Conservationists File Lawsuit to Protect Polar Bear Under Endangered Species Act

Global Warming, Melting Ice Threaten Bear with Extinction

Media release - December 15, 2005
Three leading conservation groups filed a lawsuit under the Endangered Species Act (ESA) today, to protect the world’s polar bears from extinction as a result of the disappearing Arctic sea ice that they depend on for hunting, mating and travel. The lawsuit points to extensive scientific evidence showing that the unprecedented polar meltdown is the result of global warming.

The lawsuit was filed in federal district court in San Francisco, one day after scientists released a study documenting that polar bears are drowning as a result of record low sea ice levels off the coast of Alaska. The groups filing the suit include the Center for Biological Diversity, the Natural Resources Defense Council (NRDC), and Greenpeace.  

On Wednesday, scientists with the U.S. Minerals Management Service released a report documenting the deaths of four polar bears found drowned in September 2004, when the sea ice had retreated a record 160 miles north of the northern coast of Alaska. The researchers said that more polar bears may have drowned than had been found.

"Global warming and rising temperatures in the Arctic jeopardize the polar bear's very existence," said Melanie Duchin, a climate campaigner with Greenpeace. "Polar bears cannot survive without sea ice, and these bears could disappear in our lifetime if we don't take action."

The groups first petitioned to have the polar bear listed as threatened last February. The Endangered Species Act requires that the Secretary of the Interior respond within 90 days of receiving such notice, but the Secretary has yet to comply. The Secretary received another notice 60 days ago, but the groups have received no response. If today's lawsuit is successful, polar bears could become the first mammal to be officially declared at risk due to global warming.

Listing under the United States Endangered Species Act -- America's safety net for plants and animals on the brink of extinction -- will provide broad protection to polar bears, including a requirement that United States federal agencies ensure that any action carried out, authorized, or funded by the United States government will not "jeopardize the continued existence" of polar bears, or adversely modify their critical habitat.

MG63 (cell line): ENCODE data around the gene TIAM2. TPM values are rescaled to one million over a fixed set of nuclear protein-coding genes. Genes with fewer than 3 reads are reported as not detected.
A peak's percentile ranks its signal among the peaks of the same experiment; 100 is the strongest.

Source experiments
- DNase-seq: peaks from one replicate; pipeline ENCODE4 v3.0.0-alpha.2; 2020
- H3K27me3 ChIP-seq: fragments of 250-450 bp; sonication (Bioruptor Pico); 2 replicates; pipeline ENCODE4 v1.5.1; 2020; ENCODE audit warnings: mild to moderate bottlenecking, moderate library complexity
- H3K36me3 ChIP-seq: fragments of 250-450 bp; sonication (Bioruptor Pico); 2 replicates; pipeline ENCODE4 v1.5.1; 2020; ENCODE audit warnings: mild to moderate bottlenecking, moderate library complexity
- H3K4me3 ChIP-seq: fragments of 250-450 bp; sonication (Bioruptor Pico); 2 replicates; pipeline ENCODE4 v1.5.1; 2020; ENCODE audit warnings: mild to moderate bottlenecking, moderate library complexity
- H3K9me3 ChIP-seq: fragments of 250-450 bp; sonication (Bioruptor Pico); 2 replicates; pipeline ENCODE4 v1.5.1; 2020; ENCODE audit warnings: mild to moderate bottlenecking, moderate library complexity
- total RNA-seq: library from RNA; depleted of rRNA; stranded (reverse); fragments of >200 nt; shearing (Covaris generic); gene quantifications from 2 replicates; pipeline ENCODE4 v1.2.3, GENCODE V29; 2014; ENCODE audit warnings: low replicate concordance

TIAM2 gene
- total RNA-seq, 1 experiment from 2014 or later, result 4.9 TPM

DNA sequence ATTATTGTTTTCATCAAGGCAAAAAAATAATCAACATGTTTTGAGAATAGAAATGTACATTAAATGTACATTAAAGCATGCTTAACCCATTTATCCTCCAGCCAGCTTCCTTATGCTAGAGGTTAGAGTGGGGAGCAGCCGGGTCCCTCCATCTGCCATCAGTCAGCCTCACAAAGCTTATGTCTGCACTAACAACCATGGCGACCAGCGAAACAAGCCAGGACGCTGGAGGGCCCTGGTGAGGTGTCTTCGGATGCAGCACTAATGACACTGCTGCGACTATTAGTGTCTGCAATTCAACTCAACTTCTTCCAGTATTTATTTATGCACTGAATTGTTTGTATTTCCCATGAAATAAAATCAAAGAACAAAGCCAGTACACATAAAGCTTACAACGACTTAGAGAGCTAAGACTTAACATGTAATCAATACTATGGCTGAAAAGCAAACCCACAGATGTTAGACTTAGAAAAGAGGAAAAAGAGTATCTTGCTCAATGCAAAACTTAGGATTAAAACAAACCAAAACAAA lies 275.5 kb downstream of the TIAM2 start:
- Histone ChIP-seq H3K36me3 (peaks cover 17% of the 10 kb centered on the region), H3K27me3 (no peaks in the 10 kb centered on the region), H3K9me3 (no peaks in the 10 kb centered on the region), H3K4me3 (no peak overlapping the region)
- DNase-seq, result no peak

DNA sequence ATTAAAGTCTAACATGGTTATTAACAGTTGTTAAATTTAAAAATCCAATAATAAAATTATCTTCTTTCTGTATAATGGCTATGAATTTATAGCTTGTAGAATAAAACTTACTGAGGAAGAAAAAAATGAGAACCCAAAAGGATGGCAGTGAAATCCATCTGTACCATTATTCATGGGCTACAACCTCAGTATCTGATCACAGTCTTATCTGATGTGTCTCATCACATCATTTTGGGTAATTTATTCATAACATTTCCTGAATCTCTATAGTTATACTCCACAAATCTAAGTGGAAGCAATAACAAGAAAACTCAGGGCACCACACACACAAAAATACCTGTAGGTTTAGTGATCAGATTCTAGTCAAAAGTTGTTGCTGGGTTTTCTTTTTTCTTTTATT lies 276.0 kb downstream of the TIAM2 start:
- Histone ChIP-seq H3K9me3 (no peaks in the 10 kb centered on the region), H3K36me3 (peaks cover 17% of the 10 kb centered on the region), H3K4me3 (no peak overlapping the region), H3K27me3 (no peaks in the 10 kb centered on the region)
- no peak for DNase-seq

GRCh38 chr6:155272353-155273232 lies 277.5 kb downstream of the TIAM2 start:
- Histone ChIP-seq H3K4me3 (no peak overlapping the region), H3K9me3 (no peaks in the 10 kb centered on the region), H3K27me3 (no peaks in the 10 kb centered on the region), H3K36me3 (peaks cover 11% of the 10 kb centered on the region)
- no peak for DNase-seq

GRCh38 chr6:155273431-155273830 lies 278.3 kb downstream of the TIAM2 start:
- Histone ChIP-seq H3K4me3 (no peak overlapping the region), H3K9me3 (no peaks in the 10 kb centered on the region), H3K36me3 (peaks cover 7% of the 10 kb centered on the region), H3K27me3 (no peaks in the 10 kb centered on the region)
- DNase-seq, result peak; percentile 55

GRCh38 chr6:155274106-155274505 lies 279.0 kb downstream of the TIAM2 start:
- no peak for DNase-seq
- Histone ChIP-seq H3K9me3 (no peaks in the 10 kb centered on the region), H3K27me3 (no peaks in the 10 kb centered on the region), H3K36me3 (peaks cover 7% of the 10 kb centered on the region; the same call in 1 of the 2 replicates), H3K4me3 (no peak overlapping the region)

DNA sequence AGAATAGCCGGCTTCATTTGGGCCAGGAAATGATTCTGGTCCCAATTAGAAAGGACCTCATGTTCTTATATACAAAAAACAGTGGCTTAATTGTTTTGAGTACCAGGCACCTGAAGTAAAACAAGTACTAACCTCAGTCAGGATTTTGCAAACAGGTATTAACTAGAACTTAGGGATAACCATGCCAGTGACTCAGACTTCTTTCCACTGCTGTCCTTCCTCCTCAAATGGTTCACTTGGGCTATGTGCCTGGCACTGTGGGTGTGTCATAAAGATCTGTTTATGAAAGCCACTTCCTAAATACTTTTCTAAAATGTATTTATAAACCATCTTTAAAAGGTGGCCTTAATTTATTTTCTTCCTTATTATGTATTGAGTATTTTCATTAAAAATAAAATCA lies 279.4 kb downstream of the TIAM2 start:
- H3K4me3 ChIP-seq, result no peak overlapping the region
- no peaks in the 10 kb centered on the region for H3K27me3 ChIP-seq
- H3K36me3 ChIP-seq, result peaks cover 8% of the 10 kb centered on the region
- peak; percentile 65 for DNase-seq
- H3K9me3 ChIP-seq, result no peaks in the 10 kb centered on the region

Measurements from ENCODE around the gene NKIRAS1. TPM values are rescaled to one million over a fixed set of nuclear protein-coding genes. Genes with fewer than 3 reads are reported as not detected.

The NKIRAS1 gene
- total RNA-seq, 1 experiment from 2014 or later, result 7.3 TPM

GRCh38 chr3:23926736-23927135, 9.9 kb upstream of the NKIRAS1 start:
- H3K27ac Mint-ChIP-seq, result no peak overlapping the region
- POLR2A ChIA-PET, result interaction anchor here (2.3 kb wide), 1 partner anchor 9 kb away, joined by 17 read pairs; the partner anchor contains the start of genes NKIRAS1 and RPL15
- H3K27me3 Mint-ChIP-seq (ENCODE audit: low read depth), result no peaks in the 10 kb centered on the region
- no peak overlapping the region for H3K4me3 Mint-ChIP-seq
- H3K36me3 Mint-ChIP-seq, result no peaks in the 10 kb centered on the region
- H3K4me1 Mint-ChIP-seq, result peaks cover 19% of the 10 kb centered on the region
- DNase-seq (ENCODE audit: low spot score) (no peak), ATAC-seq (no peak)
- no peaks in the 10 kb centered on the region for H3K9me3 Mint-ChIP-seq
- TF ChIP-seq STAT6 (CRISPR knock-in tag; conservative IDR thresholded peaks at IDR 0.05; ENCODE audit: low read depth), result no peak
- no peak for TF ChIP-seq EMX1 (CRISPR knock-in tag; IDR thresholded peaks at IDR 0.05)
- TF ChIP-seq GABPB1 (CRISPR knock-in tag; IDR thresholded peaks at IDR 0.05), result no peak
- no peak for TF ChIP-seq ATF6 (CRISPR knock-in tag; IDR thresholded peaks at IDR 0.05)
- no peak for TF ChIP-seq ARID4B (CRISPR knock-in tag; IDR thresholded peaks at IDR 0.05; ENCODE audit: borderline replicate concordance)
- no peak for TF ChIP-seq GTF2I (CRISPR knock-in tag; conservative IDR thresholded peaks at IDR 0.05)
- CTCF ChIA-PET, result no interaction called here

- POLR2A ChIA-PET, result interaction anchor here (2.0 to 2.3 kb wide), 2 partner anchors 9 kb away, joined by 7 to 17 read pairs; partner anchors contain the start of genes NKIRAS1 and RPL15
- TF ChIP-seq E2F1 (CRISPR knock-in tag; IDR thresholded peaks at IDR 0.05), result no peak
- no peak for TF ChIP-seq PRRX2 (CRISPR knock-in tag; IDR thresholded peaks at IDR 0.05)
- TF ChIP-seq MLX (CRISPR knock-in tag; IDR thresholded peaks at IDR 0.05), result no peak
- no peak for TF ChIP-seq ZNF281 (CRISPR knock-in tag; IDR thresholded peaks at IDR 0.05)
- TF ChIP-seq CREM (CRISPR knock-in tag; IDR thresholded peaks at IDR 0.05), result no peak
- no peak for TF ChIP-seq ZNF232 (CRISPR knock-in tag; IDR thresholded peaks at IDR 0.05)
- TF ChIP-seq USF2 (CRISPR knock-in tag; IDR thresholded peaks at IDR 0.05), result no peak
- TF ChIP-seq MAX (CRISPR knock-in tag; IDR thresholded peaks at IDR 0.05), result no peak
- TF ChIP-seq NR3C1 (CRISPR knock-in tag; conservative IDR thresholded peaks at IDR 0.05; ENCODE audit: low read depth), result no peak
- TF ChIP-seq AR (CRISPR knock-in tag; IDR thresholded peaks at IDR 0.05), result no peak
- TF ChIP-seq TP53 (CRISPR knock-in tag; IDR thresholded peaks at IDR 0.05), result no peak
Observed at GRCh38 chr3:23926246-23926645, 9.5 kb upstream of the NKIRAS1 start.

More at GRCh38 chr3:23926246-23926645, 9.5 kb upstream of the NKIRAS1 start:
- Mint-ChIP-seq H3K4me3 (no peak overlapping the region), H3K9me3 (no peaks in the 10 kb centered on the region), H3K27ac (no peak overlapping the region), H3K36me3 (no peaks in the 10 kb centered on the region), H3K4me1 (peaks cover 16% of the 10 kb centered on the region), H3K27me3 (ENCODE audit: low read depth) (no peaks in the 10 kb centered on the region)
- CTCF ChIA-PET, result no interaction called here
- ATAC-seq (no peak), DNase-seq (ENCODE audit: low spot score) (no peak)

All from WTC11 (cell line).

"Listing under the Endangered Species Act will provide important protections to this majestic animal," said Kassie Siegel of the Center for Biological Diversity. "To make sure these bears survive, we need to reduce the global warming pollution that is melting their habitat."

Polar bears live only in the Arctic and are totally dependent on the sea ice. A growing body of evidence shows that the Arctic ice is vanishing much faster than previously expected. The thick multiyear ice has been shrinking eight to 10 percent per decade, with some climate models predicting that the Arctic could be ice-free in summer as early as 2050.

Polar bears in western Hudson Bay are already showing signs of decline as a result of sea ice breaking up three weeks earlier than in past decades. As a result, polar bears spend an extra month onshore fasting before they can return to the ice in the fall in search of prey. The Hudson Bay population of polar bears has already dropped approximately 14 percent in 10 years, from 1,100 in 1995 to fewer than 950 in 2004.

"We need to take action now to protect these animals and preserve their Arctic habitat. We cannot afford to ignore the threat any longer," said Andrew Wetzler of NRDC.

Global warming is caused by heat-trapping pollution such as carbon dioxide emissions from cars and trucks, power plants, and other sources that accumulate in the atmosphere and prevent the sun's heat from escaping. The United States is the world's largest contributor of those emissions.

More information regarding polar bears, global warming, and United States climate policy is available online at: http://www.biologicaldiversity.org/swcbd/species/polarbear/index.html, http://www.nrdc.org/, and http://www.greenpeaceusa.org.

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VVPR info: Jane Kochersperger, Greenpeace, 202/319-2493 or 202/415-5477 (cell)